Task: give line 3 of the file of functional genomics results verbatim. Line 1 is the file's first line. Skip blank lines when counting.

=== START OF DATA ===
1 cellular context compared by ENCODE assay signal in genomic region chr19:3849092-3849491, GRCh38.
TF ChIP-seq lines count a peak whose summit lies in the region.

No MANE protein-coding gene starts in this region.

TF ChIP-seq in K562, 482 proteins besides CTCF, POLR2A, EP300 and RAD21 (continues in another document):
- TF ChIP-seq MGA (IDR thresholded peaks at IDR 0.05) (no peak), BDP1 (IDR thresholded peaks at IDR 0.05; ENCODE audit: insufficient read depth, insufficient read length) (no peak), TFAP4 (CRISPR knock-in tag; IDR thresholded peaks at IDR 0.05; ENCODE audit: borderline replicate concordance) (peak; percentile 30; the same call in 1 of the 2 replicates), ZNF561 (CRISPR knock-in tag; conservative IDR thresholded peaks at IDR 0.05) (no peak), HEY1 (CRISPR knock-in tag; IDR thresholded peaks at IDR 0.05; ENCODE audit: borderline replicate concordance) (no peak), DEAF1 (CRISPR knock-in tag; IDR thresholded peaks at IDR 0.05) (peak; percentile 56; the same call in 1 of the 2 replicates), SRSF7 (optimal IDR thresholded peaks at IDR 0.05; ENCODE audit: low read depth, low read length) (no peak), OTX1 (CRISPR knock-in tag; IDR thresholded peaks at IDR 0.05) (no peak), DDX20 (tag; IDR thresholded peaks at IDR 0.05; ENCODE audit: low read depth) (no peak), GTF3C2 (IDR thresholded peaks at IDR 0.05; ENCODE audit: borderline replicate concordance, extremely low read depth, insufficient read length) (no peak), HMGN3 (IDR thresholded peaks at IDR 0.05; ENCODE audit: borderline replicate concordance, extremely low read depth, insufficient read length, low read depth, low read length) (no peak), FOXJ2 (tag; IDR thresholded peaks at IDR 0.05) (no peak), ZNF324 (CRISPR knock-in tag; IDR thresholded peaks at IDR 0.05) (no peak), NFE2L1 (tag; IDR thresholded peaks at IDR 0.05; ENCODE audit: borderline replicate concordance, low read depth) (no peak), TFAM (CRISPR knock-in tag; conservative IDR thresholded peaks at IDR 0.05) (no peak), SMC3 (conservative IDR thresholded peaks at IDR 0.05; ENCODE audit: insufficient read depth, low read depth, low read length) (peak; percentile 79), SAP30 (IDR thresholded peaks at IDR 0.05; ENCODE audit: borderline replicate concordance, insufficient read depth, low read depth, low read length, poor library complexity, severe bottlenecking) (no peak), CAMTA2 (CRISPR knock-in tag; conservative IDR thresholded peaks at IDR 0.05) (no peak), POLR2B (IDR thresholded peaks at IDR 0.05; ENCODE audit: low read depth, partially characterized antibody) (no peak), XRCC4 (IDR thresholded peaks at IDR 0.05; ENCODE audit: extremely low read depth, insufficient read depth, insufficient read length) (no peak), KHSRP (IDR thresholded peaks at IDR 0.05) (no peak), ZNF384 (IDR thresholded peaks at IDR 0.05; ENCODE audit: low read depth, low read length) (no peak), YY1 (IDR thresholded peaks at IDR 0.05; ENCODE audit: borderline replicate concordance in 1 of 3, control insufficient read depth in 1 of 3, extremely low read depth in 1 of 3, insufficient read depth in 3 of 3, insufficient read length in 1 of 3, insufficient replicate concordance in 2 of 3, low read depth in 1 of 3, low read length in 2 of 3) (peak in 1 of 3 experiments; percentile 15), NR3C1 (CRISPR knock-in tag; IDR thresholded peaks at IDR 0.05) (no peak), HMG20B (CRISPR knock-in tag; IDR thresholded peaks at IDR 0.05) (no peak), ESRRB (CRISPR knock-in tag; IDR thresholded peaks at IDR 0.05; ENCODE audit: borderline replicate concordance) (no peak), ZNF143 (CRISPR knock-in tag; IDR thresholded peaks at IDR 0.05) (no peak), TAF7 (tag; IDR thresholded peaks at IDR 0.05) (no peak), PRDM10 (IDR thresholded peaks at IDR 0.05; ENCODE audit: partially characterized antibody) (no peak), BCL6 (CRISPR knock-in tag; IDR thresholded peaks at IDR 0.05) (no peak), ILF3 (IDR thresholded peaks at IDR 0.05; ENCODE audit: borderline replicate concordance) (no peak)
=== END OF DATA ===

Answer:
No MANE protein-coding gene starts in this region.